Despite such flagrant instances of Russian meddling and the U.S. State Department’s recent report emphasizing Russia’s malign operations in Bosnia, Johann Sattler, the EU’s ambassador to Bosnia, recently stated that he had not noticed an increase in Russian influence there. Former German Agriculture Minister Christian Schmidt has just been elected to lead the Office of the High Representative (OHR), the international body that oversees the implementation of the peace agreement that ended the Bosnian War. Should Schmidt fail, Russia will be cheering him on.

And in the meantime, ignoring the problem will make it worse. For Washington’s part, it should especially beware of efforts by Covic and Dodik, who have threatened to not participate in future elections without electoral reform to their liking, to delegitimize democracy. Covic and Dodik have instrumentalized a controversial 2016 decision by the country’s Constitutional Court that called for changes in the federation’s election law governing how the House of Peoples, the upper house of the Bosnian Parliament, is elected from its 10 cantons. The court determined that the current elected representation of Bosniaks, Croats, and Serbs was “inconsistent” with the principle of equality contained in the Bosnian Constitution. This decision came after the 2009 Sejdic-Finci judgment rendered by the European Court of Human Rights, which found that the constitution discriminates against citizens who are not a member of the majority ethnic groups (Bosniak, Serb, or Croat), prohibiting them from seeking higher office in the presidency or House of Peoples.

In this context, U.S. Secretary of State Antony Blinken’s first communication to the Bosnian government touched on these related constitutional reforms, including the economic and anti-corruption agenda that the Biden administration has committed to in partnership with the Bosnian government going forward. What this modest commitment will realize remains to be seen. The EU court decision requires constitutional amendments, and whatever the Americans are offering, as advised by Blinken in a March letter to the Bosnian presidency, could be played by the nationalists resulting in a less democratic Bosnia, with options such as the indirect election of the triumvirate presidency from within Parliament, cementing the power of the nationalist political parties.

U.S. President Joe Biden, who has considerable experience in the Balkans from the 1990s, should push the rest of his administration to pick up the mantle of backing democracy in the Western Balkans once again. First, building on its stated support for Bosnia in pursuing “reforms that will enable it to prosper and secure EU candidate status,” the United States should continue its efforts to rapidly advance the country’s membership in NATO. Bosnia and NATO have already demonstrated success in a range of initiatives, including joint military exercises.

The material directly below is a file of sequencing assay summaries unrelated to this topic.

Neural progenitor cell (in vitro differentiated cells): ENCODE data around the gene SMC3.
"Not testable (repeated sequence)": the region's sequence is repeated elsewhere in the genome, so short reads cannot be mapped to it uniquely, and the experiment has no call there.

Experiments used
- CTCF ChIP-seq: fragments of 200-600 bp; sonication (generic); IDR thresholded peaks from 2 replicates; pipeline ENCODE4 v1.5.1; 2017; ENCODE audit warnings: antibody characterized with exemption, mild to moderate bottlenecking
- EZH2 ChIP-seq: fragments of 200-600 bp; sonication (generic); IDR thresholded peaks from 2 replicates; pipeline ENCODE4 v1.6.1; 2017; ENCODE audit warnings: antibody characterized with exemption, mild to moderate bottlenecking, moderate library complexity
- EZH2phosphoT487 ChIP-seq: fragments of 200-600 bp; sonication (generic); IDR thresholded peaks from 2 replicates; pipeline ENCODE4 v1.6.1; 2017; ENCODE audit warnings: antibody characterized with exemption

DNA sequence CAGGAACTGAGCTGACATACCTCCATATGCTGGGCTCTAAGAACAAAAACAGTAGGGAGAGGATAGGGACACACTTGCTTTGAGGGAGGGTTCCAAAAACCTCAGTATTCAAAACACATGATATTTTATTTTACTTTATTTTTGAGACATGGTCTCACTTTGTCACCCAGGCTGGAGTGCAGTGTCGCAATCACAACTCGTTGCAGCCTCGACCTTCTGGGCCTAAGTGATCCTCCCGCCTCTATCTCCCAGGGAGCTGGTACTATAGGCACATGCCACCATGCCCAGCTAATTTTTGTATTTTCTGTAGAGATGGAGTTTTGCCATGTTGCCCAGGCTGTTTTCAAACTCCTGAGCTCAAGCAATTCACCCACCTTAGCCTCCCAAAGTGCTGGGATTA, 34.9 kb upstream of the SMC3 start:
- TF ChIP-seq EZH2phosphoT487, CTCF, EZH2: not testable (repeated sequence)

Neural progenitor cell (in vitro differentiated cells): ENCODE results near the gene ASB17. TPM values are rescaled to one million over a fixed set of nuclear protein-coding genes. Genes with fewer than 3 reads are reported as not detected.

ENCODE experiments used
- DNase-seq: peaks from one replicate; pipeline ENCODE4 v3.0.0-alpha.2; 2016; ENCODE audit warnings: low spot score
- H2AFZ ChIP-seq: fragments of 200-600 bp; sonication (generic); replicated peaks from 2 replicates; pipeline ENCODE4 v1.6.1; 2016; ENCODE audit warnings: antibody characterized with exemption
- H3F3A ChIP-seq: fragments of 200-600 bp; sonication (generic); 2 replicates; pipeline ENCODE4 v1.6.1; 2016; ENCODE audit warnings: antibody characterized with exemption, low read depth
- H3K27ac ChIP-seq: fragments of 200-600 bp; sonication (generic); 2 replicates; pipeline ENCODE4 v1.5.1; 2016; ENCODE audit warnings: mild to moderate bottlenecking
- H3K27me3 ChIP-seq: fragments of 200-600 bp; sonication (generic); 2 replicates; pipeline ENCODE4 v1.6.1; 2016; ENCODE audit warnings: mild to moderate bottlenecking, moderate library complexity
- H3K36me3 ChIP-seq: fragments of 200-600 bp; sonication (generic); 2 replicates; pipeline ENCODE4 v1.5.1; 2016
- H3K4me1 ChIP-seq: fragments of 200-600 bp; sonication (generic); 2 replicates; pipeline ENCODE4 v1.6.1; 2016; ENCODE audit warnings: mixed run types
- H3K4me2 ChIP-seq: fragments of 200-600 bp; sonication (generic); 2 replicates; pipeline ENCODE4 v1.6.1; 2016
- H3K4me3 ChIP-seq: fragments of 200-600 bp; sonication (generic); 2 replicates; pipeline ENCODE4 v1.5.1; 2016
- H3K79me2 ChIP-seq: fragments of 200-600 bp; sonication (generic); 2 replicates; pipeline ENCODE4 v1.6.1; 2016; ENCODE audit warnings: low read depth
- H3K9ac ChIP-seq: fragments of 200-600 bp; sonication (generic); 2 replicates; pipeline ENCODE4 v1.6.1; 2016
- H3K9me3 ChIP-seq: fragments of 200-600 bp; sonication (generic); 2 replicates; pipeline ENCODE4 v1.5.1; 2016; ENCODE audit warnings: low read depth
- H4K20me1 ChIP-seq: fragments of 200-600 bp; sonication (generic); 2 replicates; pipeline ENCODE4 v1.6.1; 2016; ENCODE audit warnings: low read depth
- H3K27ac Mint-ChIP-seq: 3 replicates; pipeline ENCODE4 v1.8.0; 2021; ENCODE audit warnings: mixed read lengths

Second, the United States and EU should jointly investigate direct and indirect Russian meddling, calling it out for what it is and supporting Bosnia’s efforts to maintain its sovereignty against hostile forces.

Third, the upcoming G-7 meeting in June should be used as an opportunity for side meetings between the United States, Germany, and the EU to begin discussions on a strategy to advance democracy in Bosnia through the auspices of the OHR. The role of deputy high representative is filled by Americans, and this is a good time to bring in new staff to advance any agreed-on strategy. The United States and Germany should maintain close contact and can leverage Biden’s planned Summit for Democracy as a platform for public discussion on this fully cooked strategy and process.

The EU in particular should openly address the question of the Slovenian government’s rumored bid to redraw Bosnia’s administrative borders and, pending the results of its investigation, call into question Slovenia’s rotation as president of the Council of the European Union, which begins on July 1.

Bosnia need not descend back into the chaos it experienced in the 1990s, and Western powers have clear, actionable steps to keep it from doing so. As the country works to enact the necessary reforms, as well as join NATO and the EU, Russia’s bid to rend its social fabric is best answered by doubling down on the more positive, pro-democracy trends in the country. Failing to act, as the EU is currently doing, is to invite turmoil.

Tanya L. Domi is an adjunct assistant professor of international and public affairs at Columbia University’s School of International and Public Affairs and is an affiliate faculty member of the Harriman Institute.

Ivana Stradner is a Jeane Kirkpatrick fellow at the American Enterprise Institute, where her research broadly focuses on the intersection of international law and security.